Sunday, May 15, 2011

Jews and Philosophy

Quotes the Maverick Philosopher:

Leo Strauss sketches an answer in his "How to Begin to Study Medieval Philosophy" in The Rebirth of Classical Political Rationalism, ed. T. L. Pangle, University of Chicago Press, 1989, pp. 221-222, bolding added:

For the Jew and the Moslem, religion is primarily not, as it is for the Christian, a faith formulated in dogmas, but a law, a code of divine origin. Accordingly, the religious science, the sacra doctrina, is not dogmatic theology, theologia revelata, but the science of the law, halaka or fiqh. The science of the law, thus understood has much less in common with philosophy than has dogmatic theology. Hence the status of philosophy is, as a matter of principle, much more precarious in the Islamic-Jewish world than it is in the Christian world. No one could become a competent Christian theologian without having studied at least a substantial part of philosophy; philosophy was an integral part of the officially authorized and even required training. On the other hand, one could become an absolutely competent halakist or faqih without having the slightest knowledge of philosophy. This fundamental difference doubtless explains the possibility of the later complete collapse of philosophical studies in the Islamic world, a collapse which has no parallel in the West in spite of Luther.
Sed Contra, says Roger Bacon:

God has revealed philosophy to His saints to whom also he gave the Law. He did so because philosophy was indispensable for the understanding, the promulgation, the adoption, and the defense of the Law. It was for this reason that it was delivered in all its details in the Hebrew Language ... to the patriarchs and the prophets. They possessed wisdom in its entirety before the infidel sages obtained it. ... All their information about heavenly bodies, about the secrets of nature and the superior sciences, about religions, God, Christianity, the beauties of virtue ... were derived from God's saints. ... Adam, Solomon, and the others testified to the truth of the faith not only in Sacred Scripture, but also in books of philosophy long before there were any philosophers so-called. (Opus Tertium, x and xxiv, trans. S. Hirsch in A. G. Little, Roger Bacon Commemorative Essays [Oxford, 1914], 137).


NapLajoieonSteroids said...

There is a problem with quoting (or appropriating the quote from Dr.Vallenica's blog) Leo Strauss.

Strauss was idiosyncratic, if I must put it nicely, with his views on religion. And he made it his life's work to separate reason from revelation- checked out his "secret thesis" that Maimondes was an atheist!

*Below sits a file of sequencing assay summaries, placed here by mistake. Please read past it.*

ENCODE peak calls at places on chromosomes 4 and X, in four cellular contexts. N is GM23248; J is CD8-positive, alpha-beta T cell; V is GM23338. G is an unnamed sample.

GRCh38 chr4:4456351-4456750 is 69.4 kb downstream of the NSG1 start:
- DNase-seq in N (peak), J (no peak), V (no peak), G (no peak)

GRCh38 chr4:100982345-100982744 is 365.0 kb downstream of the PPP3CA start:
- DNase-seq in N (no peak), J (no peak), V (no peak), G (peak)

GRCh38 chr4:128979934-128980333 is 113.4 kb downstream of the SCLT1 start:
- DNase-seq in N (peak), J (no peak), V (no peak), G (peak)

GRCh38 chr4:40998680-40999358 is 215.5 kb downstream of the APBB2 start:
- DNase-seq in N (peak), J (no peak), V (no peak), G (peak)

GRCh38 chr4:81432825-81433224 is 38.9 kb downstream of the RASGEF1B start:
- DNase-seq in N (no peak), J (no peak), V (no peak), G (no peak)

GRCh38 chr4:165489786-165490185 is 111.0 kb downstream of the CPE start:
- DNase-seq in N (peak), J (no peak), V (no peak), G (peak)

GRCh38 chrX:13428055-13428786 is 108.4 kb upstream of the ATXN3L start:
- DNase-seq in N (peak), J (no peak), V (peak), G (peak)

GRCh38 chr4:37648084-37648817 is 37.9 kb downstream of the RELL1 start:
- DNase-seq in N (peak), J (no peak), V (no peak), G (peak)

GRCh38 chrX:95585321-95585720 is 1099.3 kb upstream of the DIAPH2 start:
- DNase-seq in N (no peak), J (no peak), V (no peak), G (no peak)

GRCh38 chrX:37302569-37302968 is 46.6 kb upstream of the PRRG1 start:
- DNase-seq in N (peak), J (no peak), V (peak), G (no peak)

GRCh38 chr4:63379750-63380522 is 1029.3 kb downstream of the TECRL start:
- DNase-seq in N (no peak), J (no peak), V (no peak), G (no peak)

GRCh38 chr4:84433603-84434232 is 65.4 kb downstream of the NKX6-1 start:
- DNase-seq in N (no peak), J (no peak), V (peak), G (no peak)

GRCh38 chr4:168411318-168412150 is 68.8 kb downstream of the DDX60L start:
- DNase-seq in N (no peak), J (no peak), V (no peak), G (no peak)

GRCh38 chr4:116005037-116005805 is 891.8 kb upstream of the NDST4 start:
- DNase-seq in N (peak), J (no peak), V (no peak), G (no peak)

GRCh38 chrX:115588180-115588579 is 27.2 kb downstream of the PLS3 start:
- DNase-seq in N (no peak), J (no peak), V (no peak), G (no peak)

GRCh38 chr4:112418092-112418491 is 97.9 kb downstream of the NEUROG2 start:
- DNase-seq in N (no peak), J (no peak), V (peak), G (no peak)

Strauss's view of reason within a religious tradition (especially Judaism) is much like his political philosophy- dangerously interesting but off the mark.

Samn! said...

That Strauss deeply misapprehended Arabic philosophy, specifically Maimonides and Farabi, has been widely commented upon, and this misapprehension impacts the substance of his reading of the ancient philosophers as well, if we follow Remi Brague's "Athens, Jerusalem, Mecca" reading of Strauss.

The idea that philosophy died in the Islamic world is something of an old canard, based on an Orientalist prejudice toward seeing certain strains of Sunnism as the most authentic form of Islam. In Iran and the Shi'ite world in general, Avicennian philosophy continues to be very much a live thing and it would be hard to understand the ideology of the current Iranian regime without understanding the importance of Mullah Sadra (and thus Suhrawardi and Avicenna) to Khomeini's thought.

Even in the Sunni world, the scholarly consensus about al-Ghazali has come around to accepting that, despite his famous "Incoherence of the Philosophers", he incorporated much of Avicenna into his own theological-philosophical synthesis. Going a bit further afield, it's difficult to see how kalam, the native Islamic tradition of rationalist theology, cannot be viewed as a form of philosophy, seeing as how it is deeply interested in answering many of the questions addressed by the Greek-inspired philosophical tradition...

But the problem, I guess, that Strauss was not only idiosyncratic about religion, but also in his understanding of what philosophy is... one gets the impression that he saw it as being inherently at odds with religion.